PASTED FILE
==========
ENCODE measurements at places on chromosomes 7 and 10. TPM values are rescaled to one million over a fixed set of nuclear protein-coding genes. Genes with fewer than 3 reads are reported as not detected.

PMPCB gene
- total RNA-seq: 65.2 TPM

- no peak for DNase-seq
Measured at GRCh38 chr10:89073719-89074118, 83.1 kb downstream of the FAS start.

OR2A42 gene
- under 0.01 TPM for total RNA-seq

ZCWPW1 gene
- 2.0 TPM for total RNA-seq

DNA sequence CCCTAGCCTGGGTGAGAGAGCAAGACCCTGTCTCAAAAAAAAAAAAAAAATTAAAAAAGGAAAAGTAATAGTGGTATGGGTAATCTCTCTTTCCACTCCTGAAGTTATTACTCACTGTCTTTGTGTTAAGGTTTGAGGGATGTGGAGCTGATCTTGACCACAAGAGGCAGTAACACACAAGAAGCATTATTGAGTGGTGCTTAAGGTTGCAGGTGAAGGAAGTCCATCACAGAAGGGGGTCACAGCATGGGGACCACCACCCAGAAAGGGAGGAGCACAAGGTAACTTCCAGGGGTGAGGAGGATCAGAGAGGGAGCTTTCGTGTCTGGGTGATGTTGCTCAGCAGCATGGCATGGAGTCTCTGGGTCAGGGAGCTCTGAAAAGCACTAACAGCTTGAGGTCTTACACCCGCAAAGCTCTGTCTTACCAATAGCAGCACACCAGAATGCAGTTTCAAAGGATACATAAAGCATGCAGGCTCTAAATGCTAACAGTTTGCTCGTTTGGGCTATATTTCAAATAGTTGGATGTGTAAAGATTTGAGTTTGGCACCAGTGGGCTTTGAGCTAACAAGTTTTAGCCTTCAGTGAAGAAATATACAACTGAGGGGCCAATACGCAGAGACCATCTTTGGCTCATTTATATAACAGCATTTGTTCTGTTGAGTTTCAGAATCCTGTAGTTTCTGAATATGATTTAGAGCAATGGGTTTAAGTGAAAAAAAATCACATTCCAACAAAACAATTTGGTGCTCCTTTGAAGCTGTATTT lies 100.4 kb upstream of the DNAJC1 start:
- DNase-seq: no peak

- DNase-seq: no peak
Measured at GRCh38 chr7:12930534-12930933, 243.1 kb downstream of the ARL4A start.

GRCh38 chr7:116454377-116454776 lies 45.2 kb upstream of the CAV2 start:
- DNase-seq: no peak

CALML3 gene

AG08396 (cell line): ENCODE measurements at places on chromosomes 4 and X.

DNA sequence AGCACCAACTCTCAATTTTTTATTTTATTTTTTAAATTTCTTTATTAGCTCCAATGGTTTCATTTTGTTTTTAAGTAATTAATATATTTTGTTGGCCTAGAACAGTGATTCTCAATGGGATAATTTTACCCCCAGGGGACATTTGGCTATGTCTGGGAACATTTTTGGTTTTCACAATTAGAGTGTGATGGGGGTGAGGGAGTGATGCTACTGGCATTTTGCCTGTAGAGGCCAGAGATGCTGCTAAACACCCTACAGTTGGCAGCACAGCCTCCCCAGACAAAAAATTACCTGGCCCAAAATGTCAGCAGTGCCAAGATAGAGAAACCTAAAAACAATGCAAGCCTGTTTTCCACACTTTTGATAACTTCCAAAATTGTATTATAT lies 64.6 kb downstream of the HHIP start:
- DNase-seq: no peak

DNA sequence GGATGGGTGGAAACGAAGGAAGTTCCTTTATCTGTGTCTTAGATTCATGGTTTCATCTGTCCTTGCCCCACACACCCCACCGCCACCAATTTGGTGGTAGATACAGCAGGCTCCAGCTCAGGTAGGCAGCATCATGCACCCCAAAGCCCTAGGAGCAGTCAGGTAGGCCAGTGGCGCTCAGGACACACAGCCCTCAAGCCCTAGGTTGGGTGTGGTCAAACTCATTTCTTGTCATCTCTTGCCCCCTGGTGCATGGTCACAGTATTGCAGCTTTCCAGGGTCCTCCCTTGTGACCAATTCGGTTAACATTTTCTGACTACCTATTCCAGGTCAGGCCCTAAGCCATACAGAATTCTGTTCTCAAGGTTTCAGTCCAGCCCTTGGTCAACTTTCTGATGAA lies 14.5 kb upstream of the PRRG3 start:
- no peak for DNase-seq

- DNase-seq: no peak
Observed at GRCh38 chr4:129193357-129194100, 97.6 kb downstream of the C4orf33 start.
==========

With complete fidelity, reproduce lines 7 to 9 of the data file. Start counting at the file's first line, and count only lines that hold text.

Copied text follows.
- under 0.01 TPM for total RNA-seq

ZCWPW1 gene
- 2.0 TPM for total RNA-seq